Beware, downloaders: Frontier Communication Inc. plans to meter your Internet usage.
Company spokeswoman Karen Miller said Friday that the telecommunication firm plans to limit its customers' free Internet usage to five gigabytes a month in 2009.
If you download more, you'll pay more.
``As it stands now, five gigabytes will be free and there will be a tiered system for those who use more,'' she said.
Miller said the company, which has many customers in Chenango County, is going to charge for usage ``to make the heavy users pay their fair share.''
Asked if five gigabytes a month made one a ``heavy user,'' Miller said,``Our customers, on average, use 1.5 gigabytes a month.''
Those who use the Internet a lot are a source of concern because they force the company to spend money on its infrastructure to expand its capabilities, she said.
Frontier, a communications giant that operates in 24 states, is now notifying its customers of the coming change: Paying by the gigabyte.
One such customer is Elizabeth Ramsey of Treadwell, who has opted to drop Frontier's DSL service in protest.
``Five gigabytes is ridiculous; it's really a backdoor way of ending Net neutrality,''' said Ramsey, a retired Time Warner employee.
Ramsey, who has no television, likes to use her computer to watch movies downloaded from the Internet.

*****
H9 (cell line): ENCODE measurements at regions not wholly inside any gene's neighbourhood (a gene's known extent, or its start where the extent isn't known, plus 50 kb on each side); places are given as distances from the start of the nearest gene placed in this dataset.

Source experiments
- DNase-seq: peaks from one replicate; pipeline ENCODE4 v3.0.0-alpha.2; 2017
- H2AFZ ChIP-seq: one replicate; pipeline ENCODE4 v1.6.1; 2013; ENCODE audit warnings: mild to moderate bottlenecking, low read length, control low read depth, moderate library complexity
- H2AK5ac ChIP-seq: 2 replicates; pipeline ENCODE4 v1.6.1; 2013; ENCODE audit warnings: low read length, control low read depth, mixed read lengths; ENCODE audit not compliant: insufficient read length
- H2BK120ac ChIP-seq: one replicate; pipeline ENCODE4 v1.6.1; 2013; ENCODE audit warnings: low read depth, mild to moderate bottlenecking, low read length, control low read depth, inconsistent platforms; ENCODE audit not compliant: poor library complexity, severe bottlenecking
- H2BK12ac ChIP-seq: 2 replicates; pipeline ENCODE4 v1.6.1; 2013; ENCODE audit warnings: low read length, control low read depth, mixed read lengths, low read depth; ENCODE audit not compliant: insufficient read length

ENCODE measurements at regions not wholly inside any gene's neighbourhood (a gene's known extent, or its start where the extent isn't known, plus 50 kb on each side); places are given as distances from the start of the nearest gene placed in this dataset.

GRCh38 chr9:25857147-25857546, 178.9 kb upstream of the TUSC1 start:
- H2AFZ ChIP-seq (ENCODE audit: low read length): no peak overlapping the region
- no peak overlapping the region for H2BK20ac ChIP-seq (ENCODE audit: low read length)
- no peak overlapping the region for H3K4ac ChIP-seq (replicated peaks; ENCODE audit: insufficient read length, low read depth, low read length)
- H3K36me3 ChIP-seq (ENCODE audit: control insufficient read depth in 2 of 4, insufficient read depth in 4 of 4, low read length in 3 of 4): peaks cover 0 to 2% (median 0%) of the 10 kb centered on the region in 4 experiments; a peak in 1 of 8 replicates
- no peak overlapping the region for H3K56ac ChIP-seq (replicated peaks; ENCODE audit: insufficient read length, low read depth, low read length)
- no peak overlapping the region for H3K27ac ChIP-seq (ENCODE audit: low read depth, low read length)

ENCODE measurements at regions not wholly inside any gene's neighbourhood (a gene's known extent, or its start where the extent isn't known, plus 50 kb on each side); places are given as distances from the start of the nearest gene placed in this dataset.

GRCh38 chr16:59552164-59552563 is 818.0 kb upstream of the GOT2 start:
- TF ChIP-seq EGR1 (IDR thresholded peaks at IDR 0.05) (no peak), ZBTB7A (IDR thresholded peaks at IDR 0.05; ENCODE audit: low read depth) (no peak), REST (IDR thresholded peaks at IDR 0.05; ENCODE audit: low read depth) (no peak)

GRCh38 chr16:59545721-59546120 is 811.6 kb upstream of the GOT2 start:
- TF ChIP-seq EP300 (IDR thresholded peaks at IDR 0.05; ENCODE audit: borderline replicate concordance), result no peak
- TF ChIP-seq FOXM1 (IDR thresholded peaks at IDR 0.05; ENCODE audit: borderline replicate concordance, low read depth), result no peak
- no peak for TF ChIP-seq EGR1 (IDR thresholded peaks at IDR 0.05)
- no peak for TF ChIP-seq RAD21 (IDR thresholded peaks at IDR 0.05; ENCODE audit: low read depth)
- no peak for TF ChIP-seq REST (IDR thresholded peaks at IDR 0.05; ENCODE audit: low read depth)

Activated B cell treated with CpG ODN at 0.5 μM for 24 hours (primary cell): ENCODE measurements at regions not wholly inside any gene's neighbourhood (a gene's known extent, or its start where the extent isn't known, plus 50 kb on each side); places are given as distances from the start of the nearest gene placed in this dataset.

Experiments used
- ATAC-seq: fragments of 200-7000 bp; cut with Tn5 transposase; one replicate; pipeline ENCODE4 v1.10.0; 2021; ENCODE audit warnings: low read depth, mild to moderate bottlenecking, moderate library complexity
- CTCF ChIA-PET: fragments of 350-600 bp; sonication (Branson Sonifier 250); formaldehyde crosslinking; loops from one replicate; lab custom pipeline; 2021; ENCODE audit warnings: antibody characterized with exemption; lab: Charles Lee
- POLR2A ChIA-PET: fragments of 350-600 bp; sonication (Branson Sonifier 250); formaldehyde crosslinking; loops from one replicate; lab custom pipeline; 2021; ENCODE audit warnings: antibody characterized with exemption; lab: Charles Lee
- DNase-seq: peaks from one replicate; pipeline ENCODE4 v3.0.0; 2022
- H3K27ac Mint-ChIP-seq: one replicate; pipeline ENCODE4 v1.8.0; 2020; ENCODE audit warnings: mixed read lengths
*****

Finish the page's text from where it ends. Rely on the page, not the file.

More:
``With five gigabytes, they're limiting you to watching four two-hour movies a month,'' she said. ``And then, they're going to charge you more, even though you're already paying $88 a month for phone and Internet?''
Ramsey said she's decided to downgrade to dial-up service and get her classic movies another way until the company relents and maintains the value of its DSL service.
The issue of limiting free Internet usage by American Internet service providers has led to the formation of consumers' groups such as Stop The Cap, at www.Stopthecap.com, and international media coverage.
Last week, The Register, a British technical newspaper, reported:
``Yet another American ISP is toying with the idea of a ridiculously low bandwidth cap.
Last month, Frontier Online _ a regional carrier serving 24 U.S. states _ quietly slipped new language into its terms of service that appeared to cap its roughly half a million broadband customers at a measly five GB a month. That includes both uploads and downloads.''
The Register also reported that documents purportedly show that the Internet usage of Frontier's customers is significantly more than 1.5 gigabytes per month.
Miller said customers with questions about the issue should visit the company's website at www.frontieronline.com.